google_compute_instance.default: Refreshing state... [id=projects/f-01man-com/zones/us-west1-a/instances/proxy-server]

Terraform used the selected providers to generate the following execution plan. Resource actions are indicated with the
following symbols:
  - destroy

Terraform will perform the following actions:

  # google_compute_instance.default will be destroyed
  - resource "google_compute_instance" "default" {
      ...
    }

Plan: 0 to add, 0 to change, 1 to destroy.

Do you really want to destroy all resources?
  Terraform will destroy all your managed infrastructure, as shown above.
  There is no undo. Only 'yes' will be accepted to confirm.

  Enter a value: yes

google_compute_instance.default: Destroying... [id=projects/a/zones/us-west1-a/instances/proxy-server]
google_compute_instance.default: Still destroying... [id=projects/a/zones/us-west1-a/instances/proxy-server, 10s elapsed]
google_compute_instance.default: Destruction complete after 16s

Destroy complete! Resources: 1 destroyed.

Given my extremely low usage, like 30 minutes a month, Google charges me around USD $0.20 a month. However, that doesn’t stop me from exploring other cheaper alternatives.

Provider 2. Azure

main.tf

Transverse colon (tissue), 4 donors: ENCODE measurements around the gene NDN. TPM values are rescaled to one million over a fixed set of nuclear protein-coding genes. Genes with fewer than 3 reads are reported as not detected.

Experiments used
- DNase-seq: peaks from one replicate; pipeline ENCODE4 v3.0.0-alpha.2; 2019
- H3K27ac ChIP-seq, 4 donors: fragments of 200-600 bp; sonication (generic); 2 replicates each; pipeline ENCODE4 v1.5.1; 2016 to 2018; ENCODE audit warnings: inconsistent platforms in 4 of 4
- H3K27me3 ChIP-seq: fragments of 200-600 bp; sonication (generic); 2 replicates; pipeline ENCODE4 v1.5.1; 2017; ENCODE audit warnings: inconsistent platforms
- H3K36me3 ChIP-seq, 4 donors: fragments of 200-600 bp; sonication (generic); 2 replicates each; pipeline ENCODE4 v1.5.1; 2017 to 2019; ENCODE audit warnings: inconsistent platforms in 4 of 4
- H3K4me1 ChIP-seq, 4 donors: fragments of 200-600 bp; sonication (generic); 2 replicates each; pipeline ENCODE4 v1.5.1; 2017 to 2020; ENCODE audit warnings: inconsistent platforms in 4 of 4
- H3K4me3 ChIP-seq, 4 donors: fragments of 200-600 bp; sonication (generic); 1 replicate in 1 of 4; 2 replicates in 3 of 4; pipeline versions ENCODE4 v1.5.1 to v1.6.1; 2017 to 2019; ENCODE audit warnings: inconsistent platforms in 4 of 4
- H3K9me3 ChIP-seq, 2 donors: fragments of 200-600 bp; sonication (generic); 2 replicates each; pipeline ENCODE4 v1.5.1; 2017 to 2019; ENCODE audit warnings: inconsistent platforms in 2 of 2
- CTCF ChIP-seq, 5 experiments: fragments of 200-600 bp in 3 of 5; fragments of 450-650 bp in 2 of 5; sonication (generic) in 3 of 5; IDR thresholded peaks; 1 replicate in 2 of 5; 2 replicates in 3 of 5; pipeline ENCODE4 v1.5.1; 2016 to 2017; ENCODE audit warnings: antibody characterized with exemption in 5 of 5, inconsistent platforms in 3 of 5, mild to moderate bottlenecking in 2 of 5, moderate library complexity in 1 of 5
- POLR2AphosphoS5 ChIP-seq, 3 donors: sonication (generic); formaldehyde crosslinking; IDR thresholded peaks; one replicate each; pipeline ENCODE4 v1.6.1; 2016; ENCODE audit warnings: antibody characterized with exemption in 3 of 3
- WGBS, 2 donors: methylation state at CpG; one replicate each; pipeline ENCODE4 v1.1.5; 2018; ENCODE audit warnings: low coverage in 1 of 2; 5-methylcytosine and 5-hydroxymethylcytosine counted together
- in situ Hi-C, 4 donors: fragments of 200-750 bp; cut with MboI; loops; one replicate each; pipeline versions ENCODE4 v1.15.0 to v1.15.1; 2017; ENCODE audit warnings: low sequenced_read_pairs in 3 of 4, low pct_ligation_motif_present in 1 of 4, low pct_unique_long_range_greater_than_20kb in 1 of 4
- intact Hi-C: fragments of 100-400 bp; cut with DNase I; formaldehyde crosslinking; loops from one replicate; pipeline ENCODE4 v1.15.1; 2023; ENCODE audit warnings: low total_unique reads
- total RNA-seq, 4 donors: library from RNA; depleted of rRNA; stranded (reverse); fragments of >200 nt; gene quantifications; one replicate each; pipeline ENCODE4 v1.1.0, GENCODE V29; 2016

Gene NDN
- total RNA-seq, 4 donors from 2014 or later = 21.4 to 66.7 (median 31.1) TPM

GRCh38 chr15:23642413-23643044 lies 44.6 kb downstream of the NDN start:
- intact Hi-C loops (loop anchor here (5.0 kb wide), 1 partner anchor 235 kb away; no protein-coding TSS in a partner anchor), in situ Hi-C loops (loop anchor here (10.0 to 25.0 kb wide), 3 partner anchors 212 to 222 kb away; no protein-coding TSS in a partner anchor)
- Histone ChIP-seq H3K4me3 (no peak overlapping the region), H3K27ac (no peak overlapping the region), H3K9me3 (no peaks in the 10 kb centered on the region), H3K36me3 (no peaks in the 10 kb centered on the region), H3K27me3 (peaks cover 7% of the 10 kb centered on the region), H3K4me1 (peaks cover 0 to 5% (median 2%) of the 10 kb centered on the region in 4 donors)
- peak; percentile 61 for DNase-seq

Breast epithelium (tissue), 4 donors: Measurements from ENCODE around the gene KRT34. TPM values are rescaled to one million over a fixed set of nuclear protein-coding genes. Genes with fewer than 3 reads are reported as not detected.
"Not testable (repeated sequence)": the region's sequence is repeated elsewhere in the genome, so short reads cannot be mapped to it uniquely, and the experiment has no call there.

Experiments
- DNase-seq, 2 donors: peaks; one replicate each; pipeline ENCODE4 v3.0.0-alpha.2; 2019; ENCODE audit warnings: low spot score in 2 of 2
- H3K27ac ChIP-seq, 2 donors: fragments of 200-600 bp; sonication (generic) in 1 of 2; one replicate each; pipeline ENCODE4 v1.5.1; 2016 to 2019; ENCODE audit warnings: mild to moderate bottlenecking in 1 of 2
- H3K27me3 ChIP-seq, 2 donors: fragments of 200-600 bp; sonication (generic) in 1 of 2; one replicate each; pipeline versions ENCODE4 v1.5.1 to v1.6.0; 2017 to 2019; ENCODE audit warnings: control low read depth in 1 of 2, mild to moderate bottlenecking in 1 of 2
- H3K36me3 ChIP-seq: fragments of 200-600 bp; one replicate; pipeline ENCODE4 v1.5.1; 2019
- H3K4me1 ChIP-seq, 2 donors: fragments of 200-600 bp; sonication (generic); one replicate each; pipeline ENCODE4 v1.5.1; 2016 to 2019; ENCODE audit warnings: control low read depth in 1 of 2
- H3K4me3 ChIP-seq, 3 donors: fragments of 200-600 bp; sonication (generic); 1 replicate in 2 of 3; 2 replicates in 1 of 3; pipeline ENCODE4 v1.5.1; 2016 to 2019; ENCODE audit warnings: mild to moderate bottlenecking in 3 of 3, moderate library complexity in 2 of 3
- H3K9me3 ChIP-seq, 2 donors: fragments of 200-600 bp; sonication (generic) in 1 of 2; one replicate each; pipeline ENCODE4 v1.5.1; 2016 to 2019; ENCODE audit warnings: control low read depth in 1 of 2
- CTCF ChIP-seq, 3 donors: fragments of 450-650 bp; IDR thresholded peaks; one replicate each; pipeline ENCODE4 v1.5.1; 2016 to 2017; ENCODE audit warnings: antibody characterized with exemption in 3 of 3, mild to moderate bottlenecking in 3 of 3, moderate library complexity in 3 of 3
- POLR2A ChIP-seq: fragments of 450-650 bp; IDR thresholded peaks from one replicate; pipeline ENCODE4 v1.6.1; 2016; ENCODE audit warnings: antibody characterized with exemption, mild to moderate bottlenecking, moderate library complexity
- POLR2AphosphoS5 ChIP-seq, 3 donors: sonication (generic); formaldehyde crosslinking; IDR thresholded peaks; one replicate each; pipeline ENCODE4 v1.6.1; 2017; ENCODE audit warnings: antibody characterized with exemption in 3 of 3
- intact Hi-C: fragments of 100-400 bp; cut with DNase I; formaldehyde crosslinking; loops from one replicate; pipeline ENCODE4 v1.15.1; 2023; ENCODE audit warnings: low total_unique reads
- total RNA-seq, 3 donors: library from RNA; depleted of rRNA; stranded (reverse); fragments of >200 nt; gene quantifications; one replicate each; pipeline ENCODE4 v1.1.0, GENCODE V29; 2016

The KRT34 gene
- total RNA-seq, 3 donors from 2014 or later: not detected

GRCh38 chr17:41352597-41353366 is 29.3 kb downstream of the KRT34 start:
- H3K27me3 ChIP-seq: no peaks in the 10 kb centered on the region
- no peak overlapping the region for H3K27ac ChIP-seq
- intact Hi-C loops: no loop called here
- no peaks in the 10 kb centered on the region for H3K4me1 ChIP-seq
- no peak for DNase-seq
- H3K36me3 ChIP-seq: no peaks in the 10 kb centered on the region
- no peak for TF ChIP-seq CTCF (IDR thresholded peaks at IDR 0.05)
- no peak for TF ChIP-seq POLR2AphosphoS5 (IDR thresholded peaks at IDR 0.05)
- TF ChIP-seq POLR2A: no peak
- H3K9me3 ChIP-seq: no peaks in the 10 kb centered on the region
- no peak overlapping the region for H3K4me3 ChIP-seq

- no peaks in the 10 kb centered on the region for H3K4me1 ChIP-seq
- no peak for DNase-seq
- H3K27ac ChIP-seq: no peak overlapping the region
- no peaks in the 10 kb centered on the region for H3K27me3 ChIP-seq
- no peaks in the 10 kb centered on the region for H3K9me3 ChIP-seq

resource "azurerm_resource_group" "rg" { name = "squid-rg" location = "West US" } resource "azurerm_virtual_machine" "proxy" { name = "squid-proxy-vm" # charge you if you dont delete delete_data_disks_on_termination = true delete_os_disk_on_termination = true resource_group_name = azurerm_resource_group.rg.name location = azurerm_resource_group.rg.location network_interface_ids = [azurerm_network_interface.nic.id] vm_size = "Standard_B1s" storage_os_disk { name = "os" caching = "ReadWrite" managed_disk_type = "Standard_LRS" create_option = "FromImage" os_type = "Linux" } storage_image_reference { publisher = "Canonical" offer = "0001-com-ubuntu-server-jammy" sku = "22_04-lts" version = "latest" } os_profile { admin_username = var.ssh_username computer_name = "proxy" custom_data = base64encode(<<CUSTOM_DATA #!/bin/bash sudo apt-get update;sudo apt-get install -y squid;sudo systemctl start squid CUSTOM_DATA ) } os_profile_linux_config { disable_password_authentication = true ssh_keys { path = "/home/${var.ssh_username}/.ssh/authorized_keys" key_data = var.ssh_public_key } } } resource "azurerm_network_interface" "nic" { name = "squid-nic" resource_group_name = azurerm_resource_group.rg.name location = azurerm_resource_group.rg.location ip_configuration { name = "squid-ipconfig" subnet_id = azurerm_subnet.subnet.id private_ip_address_allocation = "Dynamic" public_ip_address_id = azurerm_public_ip.proxy.id } } resource "azurerm_subnet" "subnet" { name = "squid-subnet" resource_group_name = azurerm_resource_group.rg.name virtual_network_name = azurerm_virtual_network.vnet.name address_prefixes = ["10.0.0.0/24"] } resource "azurerm_virtual_network" "vnet" { name = "squid-vnet" resource_group_name = azurerm_resource_group.rg.name address_space = ["10.0.0.0/8"] location = "West US" } resource "azurerm_public_ip" "proxy" { name = "squidPublicIp1" resource_group_name = azurerm_resource_group.rg.name location = azurerm_resource_group.rg.location allocation_method = "Static" lifecycle { create_before_destroy = true } }